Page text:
No For Sale Signs Allowed IV
With summer at an end, I have a final post about the ban on for sale signs in a Chicago suburb. (You can read the others here, here and here.) In this last post, I offer some observations about how community norms and identity play a role in perpetuating the ban.
In prior posts, I’ve written that many in the Village are unaware of how problematic the ordinance is under the First Amendment. But some residents undoubtedly know, either because of their own familiarity with constitutional law or because the issue is occasionally raised in the opinion section of the local paper or on local blogs. Political will to change the ordinance, however, seems close to non-existent.
This lack of will may partly reflect the political reality within the Village. The same political organization has been in control for more than thirty years and its candidates almost invariably support the Village’s integration policies, which include the ban. Some residents probably also appreciate the aesthetic effects of the ordinance, because the lack of signage makes the Village prettier than it otherwise would be. Other residents may feel that the issue doesn’t warrant action, either because they are already inclined to use a realtor to sell their house or because the inability to use a sign does not deter them from entering the for-sale-by-owner market. I also suspect, however, that some residents who are aware of the constitutional issue would describe themselves as trading freedom of speech for integration.
Integration in the Village is noteworthy and a source of pride for many who live there. For starters, the Village managed to avoid the white flight that occurred in surrounding areas during the 1970s and 1980s. (In one neighboring community, African-Americans were less than 1 percent of the population in 1960 and more than 90 percent of the population in 1990.) The Village also managed to gradually attract African-Americans, who were less than 1 percent of the population in 1970; 11 percent in 1980; 19 percent in 1990; and 22 percent in 2000. As of the 2000 census, tracts ranged from 7 to 36 percent African-American, with more than 80 percent of blocks having at least 1 African-American family. Today dozens of other ethnic groups also are represented in the Village, which was named in 2000 by PlanetOut as one of the most “gay-friendly” communities in the United States.
With the possible exception of some of its architecture, diversity is the single-most defining characteristic of the Village. Residents need only travel to the Village’s own borders and look across the street to see the results of failed (or non-existent) integration policies. In my experience, every op-ed or blog post that mentions the First Amendment issue is followed by a response that points to the dismal reality of neighboring communities. Talk of integration and what is required to maintain it pops up everywhere, even in contexts where you are not expecting it. (For example, a recent newspaper article announcing the start of block party season noted that the tradition dated back to a time when getting to know your neighbors was an important means of preventing panic-selling.) The Village tends to attract people who value a diverse community. These individuals may not want to threaten integration—or be perceived by their peers as threatening integration—by advocating for a repeal of the ban.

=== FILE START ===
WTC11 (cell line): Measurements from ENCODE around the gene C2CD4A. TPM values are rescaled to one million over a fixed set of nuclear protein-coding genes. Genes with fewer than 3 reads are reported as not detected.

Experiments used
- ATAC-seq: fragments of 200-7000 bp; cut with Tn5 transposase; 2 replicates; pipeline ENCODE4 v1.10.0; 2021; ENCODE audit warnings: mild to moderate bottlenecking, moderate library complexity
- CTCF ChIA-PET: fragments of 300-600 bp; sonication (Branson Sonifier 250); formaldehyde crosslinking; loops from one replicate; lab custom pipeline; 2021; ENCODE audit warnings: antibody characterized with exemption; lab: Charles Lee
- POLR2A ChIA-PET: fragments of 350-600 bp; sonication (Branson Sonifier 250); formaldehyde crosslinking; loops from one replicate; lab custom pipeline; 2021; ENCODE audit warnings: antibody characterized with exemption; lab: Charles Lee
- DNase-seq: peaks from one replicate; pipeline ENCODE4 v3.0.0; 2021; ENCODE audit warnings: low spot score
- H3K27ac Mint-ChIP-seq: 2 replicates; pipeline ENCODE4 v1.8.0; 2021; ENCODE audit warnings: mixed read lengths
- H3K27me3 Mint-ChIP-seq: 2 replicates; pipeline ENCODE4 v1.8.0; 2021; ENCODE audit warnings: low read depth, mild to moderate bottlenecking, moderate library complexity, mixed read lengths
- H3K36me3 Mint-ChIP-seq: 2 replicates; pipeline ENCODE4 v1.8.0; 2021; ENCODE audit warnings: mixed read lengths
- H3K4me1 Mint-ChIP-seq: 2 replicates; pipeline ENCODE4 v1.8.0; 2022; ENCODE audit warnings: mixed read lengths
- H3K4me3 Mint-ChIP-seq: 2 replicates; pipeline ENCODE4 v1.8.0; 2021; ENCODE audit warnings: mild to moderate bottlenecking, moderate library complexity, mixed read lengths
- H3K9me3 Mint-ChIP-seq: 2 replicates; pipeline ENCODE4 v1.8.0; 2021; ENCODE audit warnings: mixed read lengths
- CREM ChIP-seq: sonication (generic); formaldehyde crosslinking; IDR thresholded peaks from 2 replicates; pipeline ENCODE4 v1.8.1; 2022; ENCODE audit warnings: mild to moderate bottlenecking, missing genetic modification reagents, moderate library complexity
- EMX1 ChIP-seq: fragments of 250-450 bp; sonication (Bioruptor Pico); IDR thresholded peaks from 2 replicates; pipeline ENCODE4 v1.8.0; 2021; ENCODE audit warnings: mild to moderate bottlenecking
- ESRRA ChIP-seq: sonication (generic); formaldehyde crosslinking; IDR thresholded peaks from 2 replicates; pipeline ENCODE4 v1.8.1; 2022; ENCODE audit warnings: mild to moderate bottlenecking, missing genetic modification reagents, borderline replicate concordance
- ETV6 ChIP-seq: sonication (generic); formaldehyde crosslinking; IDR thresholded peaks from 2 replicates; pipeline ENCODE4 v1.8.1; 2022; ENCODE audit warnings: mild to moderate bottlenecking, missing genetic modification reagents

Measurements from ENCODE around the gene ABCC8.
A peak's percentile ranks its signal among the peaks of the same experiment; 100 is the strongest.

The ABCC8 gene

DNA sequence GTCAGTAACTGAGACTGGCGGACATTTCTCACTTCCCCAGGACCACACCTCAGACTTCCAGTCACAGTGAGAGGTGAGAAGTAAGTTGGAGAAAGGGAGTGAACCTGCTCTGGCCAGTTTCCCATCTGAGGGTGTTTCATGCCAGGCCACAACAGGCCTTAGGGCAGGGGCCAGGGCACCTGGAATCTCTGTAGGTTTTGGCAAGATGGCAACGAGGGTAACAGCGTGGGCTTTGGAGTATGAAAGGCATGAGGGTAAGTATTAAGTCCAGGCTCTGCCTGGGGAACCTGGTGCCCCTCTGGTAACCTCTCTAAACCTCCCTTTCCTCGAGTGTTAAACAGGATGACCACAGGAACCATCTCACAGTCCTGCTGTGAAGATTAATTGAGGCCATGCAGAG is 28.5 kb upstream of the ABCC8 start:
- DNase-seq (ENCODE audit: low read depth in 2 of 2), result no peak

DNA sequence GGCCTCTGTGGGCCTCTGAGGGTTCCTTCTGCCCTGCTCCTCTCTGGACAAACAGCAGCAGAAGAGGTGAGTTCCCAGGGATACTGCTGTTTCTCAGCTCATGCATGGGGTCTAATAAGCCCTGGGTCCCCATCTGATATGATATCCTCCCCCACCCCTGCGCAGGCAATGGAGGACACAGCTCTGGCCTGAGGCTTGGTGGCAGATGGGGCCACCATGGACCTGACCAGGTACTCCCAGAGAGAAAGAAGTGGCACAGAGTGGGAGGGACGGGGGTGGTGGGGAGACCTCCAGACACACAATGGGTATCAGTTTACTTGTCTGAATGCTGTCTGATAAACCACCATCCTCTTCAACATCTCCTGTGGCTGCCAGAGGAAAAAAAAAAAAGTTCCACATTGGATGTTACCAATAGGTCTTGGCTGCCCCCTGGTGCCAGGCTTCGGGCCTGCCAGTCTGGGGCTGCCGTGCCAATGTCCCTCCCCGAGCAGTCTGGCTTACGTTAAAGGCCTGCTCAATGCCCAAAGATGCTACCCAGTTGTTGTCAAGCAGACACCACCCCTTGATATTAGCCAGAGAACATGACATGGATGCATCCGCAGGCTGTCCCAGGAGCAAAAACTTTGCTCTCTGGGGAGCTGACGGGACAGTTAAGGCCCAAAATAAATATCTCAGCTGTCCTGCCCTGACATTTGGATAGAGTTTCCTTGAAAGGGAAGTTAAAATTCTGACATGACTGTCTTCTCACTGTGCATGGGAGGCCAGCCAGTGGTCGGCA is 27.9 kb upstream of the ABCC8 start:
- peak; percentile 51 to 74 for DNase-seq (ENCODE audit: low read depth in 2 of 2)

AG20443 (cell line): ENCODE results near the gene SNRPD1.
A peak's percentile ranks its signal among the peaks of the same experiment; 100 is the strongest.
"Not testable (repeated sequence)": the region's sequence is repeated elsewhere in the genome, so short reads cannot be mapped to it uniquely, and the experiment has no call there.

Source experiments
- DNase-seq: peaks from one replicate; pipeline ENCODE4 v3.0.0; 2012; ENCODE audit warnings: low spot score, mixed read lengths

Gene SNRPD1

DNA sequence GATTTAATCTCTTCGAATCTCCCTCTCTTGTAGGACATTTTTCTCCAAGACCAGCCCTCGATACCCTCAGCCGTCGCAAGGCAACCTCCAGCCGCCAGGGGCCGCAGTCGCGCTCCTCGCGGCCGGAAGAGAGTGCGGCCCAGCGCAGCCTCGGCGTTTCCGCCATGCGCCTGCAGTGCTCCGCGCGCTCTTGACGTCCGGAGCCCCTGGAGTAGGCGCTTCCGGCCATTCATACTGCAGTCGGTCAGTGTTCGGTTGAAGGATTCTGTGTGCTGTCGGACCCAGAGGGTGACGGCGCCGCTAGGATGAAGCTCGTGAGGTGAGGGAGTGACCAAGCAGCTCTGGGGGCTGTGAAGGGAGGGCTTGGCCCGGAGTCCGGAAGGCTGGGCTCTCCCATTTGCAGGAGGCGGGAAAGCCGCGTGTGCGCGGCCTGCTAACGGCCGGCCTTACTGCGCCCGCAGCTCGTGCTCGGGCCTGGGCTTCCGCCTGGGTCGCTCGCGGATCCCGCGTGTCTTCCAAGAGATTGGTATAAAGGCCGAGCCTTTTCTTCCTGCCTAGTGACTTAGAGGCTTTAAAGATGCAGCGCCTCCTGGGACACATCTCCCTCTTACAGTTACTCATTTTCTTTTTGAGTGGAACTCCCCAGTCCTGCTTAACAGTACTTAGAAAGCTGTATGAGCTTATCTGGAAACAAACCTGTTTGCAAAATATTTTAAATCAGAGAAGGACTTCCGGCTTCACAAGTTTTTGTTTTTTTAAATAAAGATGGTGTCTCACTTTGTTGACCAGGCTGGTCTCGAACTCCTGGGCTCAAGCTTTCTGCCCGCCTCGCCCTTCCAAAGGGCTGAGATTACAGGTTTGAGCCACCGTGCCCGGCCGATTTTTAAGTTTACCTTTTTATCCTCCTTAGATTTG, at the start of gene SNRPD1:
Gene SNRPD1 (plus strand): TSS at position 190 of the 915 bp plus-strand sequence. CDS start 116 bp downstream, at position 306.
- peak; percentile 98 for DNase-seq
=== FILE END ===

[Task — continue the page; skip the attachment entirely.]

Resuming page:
That last sentence suggests that the ban plays a role in keeping the Village integrated. I have no idea whether the ban actually fulfills this function and neither did anyone with whom I spoke, although some expressed skepticism. The ban is only one piece of the Village’s integration program and it is likely that other policies, particularly those in effect for rental properties, play a far more significant role. The efficacy of the ban, however, is not the central point. Something the Village did has worked and, from the perspective of a resident who likes her community, why mess with success?
Of course, not everyone in this left-leaning suburb is of one mind, as I was reminded when I drove past an enormous REPEAL OBAMACARE sign. But my central inquiry is about why an unconstitutional ordinance continues to chill speech. In prior posts, I’ve described the effects of the Village’s own actions, the incentives of the real estate community, and the fear of negative market signaling by would-be for-sale-by-owners. In this last post, I’m noting that the ordinance could not remain in place if Village residents refused to tolerate it. A commitment to and an appreciation for integration may be one reason why residents are not clamoring for their First Amendment rights.
P.S. To repeat my policy about comments on this series:
I received some great comments on my prior posts, both on the blog and in private emails. I also received comments from individuals who are familiar with the municipality I’m discussing and were seeking to turn the post into a referendum on various Village policies, and/or misrepresented what actually happens in the Village. To reiterate what I said in my first post, I am interested in the larger question of what happens when government fails to formally repeal unconstitutional laws and about how community norms can trump Supreme Court precedent. I welcome all comments in this vein; I’ll delete all others.